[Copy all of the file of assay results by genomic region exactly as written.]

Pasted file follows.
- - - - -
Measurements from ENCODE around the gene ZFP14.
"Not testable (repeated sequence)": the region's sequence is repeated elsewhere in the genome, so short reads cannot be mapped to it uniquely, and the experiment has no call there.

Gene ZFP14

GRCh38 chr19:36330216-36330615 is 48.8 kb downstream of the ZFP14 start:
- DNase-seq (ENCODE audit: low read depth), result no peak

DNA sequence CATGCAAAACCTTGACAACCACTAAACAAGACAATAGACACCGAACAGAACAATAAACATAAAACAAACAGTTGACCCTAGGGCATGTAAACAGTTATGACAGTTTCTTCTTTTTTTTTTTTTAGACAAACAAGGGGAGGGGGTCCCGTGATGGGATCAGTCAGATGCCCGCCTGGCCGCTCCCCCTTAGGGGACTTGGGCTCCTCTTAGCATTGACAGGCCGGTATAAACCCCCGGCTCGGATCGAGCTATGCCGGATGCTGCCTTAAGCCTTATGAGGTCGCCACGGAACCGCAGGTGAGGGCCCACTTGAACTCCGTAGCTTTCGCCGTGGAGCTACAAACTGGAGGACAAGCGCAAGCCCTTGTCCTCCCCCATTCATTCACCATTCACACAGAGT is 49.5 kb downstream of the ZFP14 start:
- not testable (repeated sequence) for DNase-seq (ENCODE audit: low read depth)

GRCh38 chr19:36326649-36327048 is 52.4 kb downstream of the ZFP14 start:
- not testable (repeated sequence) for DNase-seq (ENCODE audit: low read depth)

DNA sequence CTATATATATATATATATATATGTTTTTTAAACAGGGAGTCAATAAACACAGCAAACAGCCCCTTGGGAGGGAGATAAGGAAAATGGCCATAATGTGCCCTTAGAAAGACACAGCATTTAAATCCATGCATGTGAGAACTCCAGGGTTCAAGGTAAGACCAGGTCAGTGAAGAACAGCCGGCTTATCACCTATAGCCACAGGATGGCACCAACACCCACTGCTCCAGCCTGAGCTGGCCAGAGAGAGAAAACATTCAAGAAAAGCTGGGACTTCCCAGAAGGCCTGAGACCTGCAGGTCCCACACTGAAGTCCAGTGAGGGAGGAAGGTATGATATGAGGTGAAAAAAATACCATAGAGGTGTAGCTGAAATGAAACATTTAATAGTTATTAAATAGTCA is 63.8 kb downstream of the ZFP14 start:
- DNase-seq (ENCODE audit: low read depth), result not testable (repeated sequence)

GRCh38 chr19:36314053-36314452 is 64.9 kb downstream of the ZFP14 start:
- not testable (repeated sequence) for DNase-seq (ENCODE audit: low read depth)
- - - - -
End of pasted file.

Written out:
Measurements from ENCODE around the gene ZFP14.
"Not testable (repeated sequence)": the region's sequence is repeated elsewhere in the genome, so short reads cannot be mapped to it uniquely, and the experiment has no call there.

Gene ZFP14

GRCh38 chr19:36330216-36330615 is 48.8 kb downstream of the ZFP14 start:
- DNase-seq (ENCODE audit: low read depth), result no peak

DNA sequence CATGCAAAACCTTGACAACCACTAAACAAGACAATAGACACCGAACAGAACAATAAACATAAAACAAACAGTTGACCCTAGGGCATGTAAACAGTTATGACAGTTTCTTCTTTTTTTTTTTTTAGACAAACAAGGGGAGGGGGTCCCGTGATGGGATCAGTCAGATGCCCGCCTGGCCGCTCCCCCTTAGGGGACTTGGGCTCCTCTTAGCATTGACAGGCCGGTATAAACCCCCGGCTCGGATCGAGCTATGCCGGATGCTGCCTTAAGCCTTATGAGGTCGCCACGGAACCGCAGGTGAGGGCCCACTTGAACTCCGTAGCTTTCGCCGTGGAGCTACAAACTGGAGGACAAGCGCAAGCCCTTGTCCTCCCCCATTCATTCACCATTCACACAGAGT is 49.5 kb downstream of the ZFP14 start:
- not testable (repeated sequence) for DNase-seq (ENCODE audit: low read depth)

GRCh38 chr19:36326649-36327048 is 52.4 kb downstream of the ZFP14 start:
- not testable (repeated sequence) for DNase-seq (ENCODE audit: low read depth)

DNA sequence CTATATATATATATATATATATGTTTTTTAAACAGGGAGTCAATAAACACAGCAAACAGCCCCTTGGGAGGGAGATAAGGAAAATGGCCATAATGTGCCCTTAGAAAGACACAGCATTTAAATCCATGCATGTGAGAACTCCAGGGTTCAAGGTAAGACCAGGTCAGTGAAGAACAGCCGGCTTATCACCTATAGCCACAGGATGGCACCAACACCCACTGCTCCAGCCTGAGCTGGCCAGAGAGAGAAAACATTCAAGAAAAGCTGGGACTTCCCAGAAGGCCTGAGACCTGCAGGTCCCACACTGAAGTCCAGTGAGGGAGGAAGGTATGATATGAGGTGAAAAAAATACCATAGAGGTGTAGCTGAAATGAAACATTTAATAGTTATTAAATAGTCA is 63.8 kb downstream of the ZFP14 start:
- DNase-seq (ENCODE audit: low read depth), result not testable (repeated sequence)

GRCh38 chr19:36314053-36314452 is 64.9 kb downstream of the ZFP14 start:
- not testable (repeated sequence) for DNase-seq (ENCODE audit: low read depth)